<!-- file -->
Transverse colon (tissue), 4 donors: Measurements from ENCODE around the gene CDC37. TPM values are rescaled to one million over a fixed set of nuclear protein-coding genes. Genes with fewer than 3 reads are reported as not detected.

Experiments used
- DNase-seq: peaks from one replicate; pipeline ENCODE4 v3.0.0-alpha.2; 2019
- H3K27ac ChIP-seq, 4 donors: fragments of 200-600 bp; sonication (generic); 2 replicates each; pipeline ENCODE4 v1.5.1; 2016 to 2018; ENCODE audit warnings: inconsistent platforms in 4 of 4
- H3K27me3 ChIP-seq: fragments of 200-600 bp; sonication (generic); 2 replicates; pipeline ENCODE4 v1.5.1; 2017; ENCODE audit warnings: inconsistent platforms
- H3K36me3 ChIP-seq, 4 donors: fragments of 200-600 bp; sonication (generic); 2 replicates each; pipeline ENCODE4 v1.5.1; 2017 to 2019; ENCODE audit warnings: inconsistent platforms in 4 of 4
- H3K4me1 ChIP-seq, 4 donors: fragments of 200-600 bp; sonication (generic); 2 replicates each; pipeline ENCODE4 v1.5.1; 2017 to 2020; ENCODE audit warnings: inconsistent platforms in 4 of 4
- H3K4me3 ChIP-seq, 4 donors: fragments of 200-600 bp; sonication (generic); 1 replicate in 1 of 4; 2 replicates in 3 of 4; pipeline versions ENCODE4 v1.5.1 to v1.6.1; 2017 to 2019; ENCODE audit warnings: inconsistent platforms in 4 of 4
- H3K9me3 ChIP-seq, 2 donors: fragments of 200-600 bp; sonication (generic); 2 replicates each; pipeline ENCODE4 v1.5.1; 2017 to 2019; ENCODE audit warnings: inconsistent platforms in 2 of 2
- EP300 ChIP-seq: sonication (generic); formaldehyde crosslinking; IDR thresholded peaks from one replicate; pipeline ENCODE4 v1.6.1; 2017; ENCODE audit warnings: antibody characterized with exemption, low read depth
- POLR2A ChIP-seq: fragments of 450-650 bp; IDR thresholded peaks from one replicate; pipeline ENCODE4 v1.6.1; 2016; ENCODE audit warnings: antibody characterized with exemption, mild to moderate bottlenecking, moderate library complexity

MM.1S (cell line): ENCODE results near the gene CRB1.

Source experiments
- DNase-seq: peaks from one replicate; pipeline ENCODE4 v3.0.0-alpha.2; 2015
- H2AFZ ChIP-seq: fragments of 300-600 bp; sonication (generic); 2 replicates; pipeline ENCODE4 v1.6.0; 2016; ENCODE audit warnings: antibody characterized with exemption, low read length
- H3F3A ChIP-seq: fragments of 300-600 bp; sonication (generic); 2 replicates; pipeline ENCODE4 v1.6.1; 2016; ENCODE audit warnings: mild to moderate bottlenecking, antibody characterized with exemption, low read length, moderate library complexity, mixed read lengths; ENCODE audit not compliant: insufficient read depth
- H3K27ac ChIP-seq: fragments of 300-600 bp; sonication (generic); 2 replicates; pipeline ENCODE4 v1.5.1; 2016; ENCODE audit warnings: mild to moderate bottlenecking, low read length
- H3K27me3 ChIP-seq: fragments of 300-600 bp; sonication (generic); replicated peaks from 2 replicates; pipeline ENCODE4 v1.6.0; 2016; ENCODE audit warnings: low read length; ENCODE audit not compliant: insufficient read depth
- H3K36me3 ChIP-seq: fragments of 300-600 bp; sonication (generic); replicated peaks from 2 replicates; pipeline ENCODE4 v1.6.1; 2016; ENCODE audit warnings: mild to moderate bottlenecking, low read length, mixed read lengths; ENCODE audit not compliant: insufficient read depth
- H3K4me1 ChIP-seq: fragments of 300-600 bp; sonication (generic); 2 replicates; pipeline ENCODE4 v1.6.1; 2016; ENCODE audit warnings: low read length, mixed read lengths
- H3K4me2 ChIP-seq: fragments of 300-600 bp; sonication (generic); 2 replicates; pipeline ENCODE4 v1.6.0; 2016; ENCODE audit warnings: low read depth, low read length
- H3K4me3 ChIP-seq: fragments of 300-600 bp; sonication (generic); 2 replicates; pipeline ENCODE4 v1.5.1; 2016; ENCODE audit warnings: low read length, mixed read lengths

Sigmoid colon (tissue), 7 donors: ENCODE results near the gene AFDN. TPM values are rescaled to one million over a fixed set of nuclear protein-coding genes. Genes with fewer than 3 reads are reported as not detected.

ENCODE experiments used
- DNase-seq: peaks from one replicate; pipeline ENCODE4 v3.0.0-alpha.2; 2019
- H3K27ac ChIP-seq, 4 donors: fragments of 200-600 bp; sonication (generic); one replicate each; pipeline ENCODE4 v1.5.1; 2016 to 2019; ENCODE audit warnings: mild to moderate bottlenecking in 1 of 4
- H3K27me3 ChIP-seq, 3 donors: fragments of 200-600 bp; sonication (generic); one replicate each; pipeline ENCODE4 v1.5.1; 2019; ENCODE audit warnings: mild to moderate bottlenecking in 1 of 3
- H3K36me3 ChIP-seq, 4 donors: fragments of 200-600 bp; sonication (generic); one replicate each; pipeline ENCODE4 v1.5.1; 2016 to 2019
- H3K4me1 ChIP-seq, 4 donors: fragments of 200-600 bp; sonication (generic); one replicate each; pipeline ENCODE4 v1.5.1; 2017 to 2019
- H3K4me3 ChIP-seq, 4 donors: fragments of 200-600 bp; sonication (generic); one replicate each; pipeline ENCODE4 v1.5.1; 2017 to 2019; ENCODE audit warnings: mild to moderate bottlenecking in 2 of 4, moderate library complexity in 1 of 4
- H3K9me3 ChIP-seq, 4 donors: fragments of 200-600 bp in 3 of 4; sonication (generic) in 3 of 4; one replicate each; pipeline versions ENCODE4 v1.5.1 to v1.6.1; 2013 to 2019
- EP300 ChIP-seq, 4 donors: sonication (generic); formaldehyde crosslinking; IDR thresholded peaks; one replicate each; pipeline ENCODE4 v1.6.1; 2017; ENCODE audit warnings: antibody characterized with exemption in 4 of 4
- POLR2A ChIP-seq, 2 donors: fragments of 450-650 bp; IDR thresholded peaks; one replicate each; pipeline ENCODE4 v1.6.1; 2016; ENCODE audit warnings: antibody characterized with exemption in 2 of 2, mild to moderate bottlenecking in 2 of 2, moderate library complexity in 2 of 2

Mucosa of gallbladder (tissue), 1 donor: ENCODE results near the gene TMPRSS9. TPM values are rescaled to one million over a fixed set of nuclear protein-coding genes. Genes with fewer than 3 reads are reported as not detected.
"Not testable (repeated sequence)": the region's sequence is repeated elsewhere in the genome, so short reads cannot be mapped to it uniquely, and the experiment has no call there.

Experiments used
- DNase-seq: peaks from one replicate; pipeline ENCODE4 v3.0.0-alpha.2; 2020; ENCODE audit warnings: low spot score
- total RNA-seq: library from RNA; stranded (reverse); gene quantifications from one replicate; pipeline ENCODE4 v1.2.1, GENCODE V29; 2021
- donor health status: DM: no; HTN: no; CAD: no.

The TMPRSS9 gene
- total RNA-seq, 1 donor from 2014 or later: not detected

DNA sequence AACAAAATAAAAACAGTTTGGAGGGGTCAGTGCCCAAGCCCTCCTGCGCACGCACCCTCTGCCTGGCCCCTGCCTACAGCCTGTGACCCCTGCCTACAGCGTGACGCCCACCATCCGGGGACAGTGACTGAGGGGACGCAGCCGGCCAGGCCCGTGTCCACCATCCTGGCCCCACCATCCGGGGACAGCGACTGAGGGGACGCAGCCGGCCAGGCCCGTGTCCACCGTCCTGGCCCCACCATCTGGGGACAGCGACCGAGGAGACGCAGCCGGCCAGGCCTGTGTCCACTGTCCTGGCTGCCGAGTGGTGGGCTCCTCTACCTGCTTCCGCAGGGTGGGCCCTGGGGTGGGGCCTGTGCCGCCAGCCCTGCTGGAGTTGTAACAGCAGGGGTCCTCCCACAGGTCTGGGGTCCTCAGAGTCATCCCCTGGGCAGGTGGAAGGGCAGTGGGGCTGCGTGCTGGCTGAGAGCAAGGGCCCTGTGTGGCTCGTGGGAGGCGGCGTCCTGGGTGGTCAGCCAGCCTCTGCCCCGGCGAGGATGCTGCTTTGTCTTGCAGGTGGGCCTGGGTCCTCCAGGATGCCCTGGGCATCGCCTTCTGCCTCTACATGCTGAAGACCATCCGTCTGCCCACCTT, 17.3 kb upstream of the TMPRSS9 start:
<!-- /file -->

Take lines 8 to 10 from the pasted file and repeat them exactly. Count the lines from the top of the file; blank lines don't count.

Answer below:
- H3K4me3 ChIP-seq, 4 donors: fragments of 200-600 bp; sonication (generic); 1 replicate in 1 of 4; 2 replicates in 3 of 4; pipeline versions ENCODE4 v1.5.1 to v1.6.1; 2017 to 2019; ENCODE audit warnings: inconsistent platforms in 4 of 4
- H3K9me3 ChIP-seq, 2 donors: fragments of 200-600 bp; sonication (generic); 2 replicates each; pipeline ENCODE4 v1.5.1; 2017 to 2019; ENCODE audit warnings: inconsistent platforms in 2 of 2
- EP300 ChIP-seq: sonication (generic); formaldehyde crosslinking; IDR thresholded peaks from one replicate; pipeline ENCODE4 v1.6.1; 2017; ENCODE audit warnings: antibody characterized with exemption, low read depth